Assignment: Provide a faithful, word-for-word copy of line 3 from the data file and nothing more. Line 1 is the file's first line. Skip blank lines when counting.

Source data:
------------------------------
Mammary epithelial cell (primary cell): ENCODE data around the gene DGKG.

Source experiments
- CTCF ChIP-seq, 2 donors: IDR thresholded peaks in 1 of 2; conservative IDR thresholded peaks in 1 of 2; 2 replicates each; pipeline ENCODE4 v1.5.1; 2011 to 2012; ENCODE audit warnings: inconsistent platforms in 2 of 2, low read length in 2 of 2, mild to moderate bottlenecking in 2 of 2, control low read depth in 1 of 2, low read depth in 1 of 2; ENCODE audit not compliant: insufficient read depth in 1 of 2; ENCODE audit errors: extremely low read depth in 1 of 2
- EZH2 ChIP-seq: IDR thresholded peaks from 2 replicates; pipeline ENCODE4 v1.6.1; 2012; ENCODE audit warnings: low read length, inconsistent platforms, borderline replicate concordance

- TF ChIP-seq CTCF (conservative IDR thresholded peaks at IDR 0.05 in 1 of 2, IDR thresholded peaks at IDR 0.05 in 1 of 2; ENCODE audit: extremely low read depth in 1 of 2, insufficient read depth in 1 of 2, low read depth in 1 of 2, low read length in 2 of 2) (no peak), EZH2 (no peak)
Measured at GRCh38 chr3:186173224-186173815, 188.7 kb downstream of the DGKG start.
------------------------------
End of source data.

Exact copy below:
- CTCF ChIP-seq, 2 donors: IDR thresholded peaks in 1 of 2; conservative IDR thresholded peaks in 1 of 2; 2 replicates each; pipeline ENCODE4 v1.5.1; 2011 to 2012; ENCODE audit warnings: inconsistent platforms in 2 of 2, low read length in 2 of 2, mild to moderate bottlenecking in 2 of 2, control low read depth in 1 of 2, low read depth in 1 of 2; ENCODE audit not compliant: insufficient read depth in 1 of 2; ENCODE audit errors: extremely low read depth in 1 of 2